Sunday, 22 October 2017

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Misrepresenting Halliday On 'Form'

Fawcett (2010: 37):
However, there is a problem about using the term "lexicogrammar" (or indeed "grammar") in a sense that includes the level of meaning. The problem is that Halliday has explored two different positions on the issue of what we might call 'levels of meaning', and when he uses the term "lexicogrammar" it is typically in a sense where it is equated with the level of form, such that this is in a relationship of realisation to the level of "semantics". (See Sections 4.6 to 4.9 of Chapter 4 for a full account of Halliday's two positions, and for the reasons why I think that his first position is greatly preferable.)

Blogger Comments:

[1] This is misleading in a way that supports Fawcett's stance.  Even before developing Systemic Functional Grammar, Halliday (2006 [1961]: 39) defines his theoretical levels as follows:
The primary levels are form, substance and context. The substance is the material of language: phonic (audible noises) or graphic (visible marks). The form is the organisation of the substance into meaningful events: meaning is a concept, and a technical term, of the theory. The context is the relation of the form to non-linguistic features of the situations in which language operates, and to linguistic features other than those of the item under attention: these being together “extratextual” features.
With the development and substantial elaboration of Systemic Functional Grammar, Halliday (1985) distinguishes between function and form on the lexicogrammatical stratum, with form modelled as the rank scale, from clause to morpheme, and with the choice of rank as the entry condition to the functions available at that rank.  In later editions, as if to answer misunderstandings like those of Fawcett, Halliday & Matthiessen (2014: 49) explain:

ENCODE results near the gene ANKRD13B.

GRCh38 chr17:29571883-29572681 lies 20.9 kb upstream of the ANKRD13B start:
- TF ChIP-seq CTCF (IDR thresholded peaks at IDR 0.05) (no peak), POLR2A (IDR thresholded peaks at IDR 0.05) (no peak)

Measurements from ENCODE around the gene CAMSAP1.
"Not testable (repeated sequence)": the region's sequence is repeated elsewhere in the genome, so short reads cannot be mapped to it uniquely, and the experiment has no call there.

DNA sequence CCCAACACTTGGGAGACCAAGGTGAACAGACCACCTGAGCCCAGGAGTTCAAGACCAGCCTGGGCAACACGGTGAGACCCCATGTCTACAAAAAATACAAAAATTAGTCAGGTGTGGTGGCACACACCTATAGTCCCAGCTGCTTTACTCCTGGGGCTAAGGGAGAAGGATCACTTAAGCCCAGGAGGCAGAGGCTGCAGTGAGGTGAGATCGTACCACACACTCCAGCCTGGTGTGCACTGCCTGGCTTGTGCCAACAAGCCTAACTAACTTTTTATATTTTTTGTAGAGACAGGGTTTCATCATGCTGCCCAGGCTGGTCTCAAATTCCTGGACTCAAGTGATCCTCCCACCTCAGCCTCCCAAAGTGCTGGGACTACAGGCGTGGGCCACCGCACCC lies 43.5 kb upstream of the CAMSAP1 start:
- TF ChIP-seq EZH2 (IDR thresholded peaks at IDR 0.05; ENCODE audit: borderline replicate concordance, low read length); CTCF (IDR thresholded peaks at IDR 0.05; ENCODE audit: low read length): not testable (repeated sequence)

Being a ‘functional grammar’ means that priority is given to the view ‘from above’; that is, grammar is seen as a resource for making meaning — it is a ‘semanticky’ kind of grammar. But the focus of attention is still on the grammar itself.
[2] Fawcett's "full" account will be examined in detail in the critiques and clarifications of Sections 4.6 to 4.9 of Chapter 4.

Sunday, 15 October 2017

What Fawcett Means By 'Grammar'

Fawcett (2010: 37):
At this point I should clarify the sense in which I am using the terms "grammar" and "meaning". Let us take "grammar" first, since it is used in the caption for Figure 4. In "Categories", "grammar" was the name of a subcomponent of the level of form, but here its meaning has been extended in two ways. The most obvious is that a grammar now includes a level of meaning as well as a level of form. Thus a 'grammar' is essentially a model of the sentence-generating component of a full model of language and its use. The second extension — which is less obvious — is that the term "grammar" is regularly used as a short form for "lexicogrammar".

Blogger Comments:

[1] Contrary to the implication, this "extension" of the meaning of 'grammar' to 'lexicogrammar' is not Fawcett's.  It appears in Categories of the Theory of Grammar (Halliday 1961), where lexis is conceived as most delicate grammar.  Halliday (2004 [1961]: 54):
The theoretical place of the move from grammar to lexis is therefore not a feature of rank but one of delicacy.  It is defined theoretically as the place where increase in delicacy yields no further systems;

[2] To be clear, Fawcett stratifies grammar into meaning and form, whereas Halliday locates meaning in semantics, and distinguishes between grammatical functions and grammatical forms (the rank scale).  Crucially, it is the distinction between semantics and lexicogrammar that allows Halliday to account for grammatical metaphor in his model.

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